Abstract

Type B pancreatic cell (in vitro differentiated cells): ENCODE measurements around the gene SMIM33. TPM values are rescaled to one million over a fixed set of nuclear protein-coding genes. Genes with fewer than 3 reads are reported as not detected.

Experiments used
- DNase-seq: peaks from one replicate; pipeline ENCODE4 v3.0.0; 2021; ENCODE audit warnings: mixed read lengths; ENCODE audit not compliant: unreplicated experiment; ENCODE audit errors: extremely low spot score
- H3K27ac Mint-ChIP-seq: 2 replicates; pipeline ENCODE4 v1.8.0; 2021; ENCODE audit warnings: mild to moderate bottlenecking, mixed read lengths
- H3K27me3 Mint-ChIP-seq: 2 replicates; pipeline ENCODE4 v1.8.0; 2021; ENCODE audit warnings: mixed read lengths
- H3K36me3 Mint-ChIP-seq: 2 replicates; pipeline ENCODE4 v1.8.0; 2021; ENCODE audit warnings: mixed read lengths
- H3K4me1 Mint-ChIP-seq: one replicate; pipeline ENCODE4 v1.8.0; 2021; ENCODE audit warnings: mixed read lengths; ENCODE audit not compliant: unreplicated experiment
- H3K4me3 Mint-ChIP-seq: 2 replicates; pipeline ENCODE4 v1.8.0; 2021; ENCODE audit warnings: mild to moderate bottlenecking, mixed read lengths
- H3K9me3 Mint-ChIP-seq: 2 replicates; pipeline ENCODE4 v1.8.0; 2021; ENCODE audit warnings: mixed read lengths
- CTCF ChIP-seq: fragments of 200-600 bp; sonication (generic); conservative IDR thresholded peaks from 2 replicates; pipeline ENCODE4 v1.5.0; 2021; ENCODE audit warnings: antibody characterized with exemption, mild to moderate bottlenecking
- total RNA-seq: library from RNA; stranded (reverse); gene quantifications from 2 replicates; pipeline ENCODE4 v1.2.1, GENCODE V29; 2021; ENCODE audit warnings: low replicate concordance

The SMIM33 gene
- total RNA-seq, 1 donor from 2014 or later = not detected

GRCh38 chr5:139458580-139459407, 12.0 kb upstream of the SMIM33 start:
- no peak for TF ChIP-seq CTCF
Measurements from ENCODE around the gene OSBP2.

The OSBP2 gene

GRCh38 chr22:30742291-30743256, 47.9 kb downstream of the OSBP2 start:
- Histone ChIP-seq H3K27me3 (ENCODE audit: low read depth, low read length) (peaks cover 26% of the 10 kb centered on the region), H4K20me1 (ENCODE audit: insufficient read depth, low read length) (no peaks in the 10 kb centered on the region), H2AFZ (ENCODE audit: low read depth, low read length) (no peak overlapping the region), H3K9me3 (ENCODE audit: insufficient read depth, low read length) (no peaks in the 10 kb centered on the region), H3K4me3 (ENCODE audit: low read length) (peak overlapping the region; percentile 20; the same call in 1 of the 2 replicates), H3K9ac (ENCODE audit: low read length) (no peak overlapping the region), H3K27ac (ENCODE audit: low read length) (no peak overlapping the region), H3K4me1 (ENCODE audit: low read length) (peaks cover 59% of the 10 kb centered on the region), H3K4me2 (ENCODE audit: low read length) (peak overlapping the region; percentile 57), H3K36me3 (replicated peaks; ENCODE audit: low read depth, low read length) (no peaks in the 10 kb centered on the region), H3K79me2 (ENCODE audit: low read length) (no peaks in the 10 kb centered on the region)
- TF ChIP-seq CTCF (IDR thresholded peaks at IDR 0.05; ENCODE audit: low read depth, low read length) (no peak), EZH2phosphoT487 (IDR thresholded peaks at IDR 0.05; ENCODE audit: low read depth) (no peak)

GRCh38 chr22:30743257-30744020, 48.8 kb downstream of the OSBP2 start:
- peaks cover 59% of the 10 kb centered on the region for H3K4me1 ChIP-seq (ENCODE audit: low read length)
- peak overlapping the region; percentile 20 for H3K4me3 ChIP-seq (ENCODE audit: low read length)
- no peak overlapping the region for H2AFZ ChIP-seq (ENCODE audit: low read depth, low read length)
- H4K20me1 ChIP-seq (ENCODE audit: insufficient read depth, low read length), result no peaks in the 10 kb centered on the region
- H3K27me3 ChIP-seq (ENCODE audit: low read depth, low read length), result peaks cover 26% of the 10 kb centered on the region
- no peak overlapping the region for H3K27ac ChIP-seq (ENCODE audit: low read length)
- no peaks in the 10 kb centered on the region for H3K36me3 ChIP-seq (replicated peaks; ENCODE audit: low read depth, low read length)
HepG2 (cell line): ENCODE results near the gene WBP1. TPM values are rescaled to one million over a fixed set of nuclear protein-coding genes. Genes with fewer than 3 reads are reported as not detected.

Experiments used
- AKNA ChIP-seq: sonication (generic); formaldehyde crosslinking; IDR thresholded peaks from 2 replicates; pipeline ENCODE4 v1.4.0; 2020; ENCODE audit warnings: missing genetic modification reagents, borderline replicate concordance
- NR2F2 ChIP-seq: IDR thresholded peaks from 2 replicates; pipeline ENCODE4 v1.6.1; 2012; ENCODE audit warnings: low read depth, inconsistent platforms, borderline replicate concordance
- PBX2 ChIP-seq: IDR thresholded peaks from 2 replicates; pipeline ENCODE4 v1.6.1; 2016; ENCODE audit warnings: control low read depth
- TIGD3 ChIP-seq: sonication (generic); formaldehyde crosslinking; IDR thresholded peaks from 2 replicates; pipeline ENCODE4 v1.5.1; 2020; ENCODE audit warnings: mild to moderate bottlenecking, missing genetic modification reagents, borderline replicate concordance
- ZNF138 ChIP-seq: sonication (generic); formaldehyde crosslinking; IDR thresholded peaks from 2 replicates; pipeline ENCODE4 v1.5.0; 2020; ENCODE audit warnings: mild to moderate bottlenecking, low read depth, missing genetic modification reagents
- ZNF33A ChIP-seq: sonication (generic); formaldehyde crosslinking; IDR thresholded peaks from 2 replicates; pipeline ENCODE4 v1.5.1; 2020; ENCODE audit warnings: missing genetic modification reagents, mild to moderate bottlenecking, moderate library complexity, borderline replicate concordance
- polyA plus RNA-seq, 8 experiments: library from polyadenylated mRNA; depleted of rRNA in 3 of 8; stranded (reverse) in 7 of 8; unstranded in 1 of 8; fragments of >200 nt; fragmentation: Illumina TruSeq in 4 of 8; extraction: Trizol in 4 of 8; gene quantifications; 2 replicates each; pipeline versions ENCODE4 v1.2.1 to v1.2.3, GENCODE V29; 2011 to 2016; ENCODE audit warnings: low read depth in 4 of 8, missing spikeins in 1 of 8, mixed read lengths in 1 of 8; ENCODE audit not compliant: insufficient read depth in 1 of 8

The discovery of a fused tarsometatarsus in the Upper Cretaceous (Campanian) strata of Dinosaur Provincial Park shows that Elmisaurus, previously known only from Mongolia, also lived in North America. Reexamination of the type specimen of "Ornithomimus" elegans (Parks 1933) confirms the identification and provides a species name. Elmisaurus elegans is more gracile than Elmisaurus rarus, has a weaker longitudinal ridge on the fourth metatarsal, and has a pair of distal processes on metatarsals II and IV. Although six theropod families had representatives in both North America and Asia during Cretaceous times, the degree of genetic similarity is poorly understood. Analysis of the Elmisaurus material suggests that faunal interchange was still underway during the Late Cretaceous.

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